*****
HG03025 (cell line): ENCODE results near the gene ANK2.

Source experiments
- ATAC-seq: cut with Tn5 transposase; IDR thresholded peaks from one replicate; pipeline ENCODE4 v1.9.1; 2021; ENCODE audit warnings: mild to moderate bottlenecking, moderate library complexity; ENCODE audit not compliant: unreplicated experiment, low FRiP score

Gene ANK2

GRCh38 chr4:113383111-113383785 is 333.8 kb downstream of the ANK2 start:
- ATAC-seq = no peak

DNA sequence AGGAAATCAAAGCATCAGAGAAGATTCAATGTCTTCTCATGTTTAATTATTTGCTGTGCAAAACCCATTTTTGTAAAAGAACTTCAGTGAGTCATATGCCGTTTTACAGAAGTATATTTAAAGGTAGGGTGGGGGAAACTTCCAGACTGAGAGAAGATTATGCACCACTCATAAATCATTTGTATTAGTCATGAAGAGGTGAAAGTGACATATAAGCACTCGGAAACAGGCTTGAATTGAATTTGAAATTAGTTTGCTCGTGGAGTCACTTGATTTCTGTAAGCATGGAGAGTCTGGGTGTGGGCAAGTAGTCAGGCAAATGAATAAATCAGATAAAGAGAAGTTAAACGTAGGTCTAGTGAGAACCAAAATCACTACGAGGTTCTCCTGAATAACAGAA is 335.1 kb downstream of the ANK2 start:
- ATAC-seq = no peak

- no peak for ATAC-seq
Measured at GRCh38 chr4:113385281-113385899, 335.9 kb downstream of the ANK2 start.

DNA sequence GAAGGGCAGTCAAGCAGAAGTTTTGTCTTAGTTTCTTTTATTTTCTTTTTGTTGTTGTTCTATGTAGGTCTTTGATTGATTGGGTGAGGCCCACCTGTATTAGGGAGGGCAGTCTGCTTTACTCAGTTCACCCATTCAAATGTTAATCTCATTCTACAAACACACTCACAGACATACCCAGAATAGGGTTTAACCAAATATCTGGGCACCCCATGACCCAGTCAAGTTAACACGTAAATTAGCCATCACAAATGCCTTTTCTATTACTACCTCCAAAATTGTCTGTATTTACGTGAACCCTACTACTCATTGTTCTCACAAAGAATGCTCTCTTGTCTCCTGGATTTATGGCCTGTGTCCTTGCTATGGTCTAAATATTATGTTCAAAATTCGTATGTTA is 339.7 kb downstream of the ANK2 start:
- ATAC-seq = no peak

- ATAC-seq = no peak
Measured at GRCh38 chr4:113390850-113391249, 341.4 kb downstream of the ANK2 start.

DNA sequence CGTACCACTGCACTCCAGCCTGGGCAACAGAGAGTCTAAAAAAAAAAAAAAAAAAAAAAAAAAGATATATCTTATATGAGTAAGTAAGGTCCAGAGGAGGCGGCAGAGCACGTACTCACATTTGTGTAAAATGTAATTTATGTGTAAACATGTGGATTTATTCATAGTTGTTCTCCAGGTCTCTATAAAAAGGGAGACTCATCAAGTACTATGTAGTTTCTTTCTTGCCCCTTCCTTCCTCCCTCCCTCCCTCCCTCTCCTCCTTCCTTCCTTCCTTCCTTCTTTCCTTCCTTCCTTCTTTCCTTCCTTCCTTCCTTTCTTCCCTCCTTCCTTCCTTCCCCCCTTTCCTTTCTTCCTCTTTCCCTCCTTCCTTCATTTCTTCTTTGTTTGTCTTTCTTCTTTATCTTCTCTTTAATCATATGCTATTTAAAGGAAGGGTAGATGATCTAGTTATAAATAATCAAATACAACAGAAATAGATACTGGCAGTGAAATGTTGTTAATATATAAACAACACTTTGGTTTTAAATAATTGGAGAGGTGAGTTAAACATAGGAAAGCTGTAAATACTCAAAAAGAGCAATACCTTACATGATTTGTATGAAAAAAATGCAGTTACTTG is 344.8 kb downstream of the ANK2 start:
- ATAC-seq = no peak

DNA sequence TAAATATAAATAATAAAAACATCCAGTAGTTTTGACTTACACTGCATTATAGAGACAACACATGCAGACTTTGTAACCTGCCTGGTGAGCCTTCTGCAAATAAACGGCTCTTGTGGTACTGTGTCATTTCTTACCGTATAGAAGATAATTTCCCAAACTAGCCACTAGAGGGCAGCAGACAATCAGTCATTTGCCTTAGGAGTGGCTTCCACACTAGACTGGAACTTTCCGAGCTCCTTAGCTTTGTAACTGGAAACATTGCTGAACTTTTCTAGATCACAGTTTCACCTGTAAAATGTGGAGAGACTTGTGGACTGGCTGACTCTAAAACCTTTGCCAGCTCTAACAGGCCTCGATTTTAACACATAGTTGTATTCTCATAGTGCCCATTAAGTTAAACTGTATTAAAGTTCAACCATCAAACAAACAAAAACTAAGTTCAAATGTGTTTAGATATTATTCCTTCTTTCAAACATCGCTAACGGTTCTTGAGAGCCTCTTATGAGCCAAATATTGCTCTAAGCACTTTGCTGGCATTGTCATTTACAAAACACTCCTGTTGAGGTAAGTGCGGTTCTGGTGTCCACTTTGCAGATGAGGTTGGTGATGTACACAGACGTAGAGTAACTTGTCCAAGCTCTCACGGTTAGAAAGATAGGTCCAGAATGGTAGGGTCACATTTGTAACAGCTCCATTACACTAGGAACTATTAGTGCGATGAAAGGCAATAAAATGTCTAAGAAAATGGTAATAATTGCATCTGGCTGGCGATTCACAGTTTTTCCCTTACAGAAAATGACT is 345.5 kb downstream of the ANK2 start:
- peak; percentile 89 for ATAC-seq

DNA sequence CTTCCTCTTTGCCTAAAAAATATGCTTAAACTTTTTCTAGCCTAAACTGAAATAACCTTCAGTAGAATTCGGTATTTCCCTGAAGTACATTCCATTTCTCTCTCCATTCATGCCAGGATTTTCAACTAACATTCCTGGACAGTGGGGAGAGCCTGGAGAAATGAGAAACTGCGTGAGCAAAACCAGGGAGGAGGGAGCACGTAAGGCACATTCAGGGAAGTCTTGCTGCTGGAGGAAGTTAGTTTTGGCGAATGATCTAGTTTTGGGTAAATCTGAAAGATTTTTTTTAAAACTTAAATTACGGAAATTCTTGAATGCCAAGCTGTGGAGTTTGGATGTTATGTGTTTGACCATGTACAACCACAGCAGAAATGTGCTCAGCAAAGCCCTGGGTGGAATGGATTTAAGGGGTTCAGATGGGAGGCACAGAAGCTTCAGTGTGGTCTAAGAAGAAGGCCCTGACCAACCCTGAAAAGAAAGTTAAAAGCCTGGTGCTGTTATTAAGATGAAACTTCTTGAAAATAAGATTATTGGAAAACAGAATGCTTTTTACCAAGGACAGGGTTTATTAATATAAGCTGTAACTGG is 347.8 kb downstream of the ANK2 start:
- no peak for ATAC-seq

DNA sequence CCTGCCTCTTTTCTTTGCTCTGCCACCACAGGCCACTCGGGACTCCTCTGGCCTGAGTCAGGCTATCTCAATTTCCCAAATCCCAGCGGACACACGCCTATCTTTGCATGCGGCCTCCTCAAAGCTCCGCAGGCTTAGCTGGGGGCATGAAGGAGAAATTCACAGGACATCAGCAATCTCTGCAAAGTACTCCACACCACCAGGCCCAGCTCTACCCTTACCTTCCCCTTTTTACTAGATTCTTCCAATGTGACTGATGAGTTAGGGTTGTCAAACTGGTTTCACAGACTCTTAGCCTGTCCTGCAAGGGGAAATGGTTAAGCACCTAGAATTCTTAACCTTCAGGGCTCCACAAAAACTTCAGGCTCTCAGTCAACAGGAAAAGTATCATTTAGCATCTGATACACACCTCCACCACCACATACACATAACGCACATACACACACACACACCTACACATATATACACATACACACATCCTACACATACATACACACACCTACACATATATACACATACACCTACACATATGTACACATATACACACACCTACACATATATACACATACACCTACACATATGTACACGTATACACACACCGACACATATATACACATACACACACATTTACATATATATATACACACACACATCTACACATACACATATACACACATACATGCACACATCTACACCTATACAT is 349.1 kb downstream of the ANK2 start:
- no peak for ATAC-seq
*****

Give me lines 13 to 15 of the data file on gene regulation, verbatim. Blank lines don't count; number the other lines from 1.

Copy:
- ATAC-seq = no peak
Measured at GRCh38 chr4:113390850-113391249, 341.4 kb downstream of the ANK2 start.

DNA sequence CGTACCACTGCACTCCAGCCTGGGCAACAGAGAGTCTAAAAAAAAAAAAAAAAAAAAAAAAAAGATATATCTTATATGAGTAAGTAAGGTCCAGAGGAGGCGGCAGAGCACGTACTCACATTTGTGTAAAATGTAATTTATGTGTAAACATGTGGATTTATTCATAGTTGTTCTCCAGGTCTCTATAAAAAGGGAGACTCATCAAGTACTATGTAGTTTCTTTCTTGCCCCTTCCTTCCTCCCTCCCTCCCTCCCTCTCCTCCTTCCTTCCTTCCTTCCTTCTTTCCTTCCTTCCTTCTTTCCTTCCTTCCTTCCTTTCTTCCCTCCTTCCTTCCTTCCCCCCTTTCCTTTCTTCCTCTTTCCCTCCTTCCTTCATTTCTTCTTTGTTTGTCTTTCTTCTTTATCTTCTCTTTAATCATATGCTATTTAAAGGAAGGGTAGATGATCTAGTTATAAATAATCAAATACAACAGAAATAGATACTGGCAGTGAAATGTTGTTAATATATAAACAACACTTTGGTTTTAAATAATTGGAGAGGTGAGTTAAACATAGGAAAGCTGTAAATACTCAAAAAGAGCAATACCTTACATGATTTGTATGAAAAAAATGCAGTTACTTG is 344.8 kb downstream of the ANK2 start: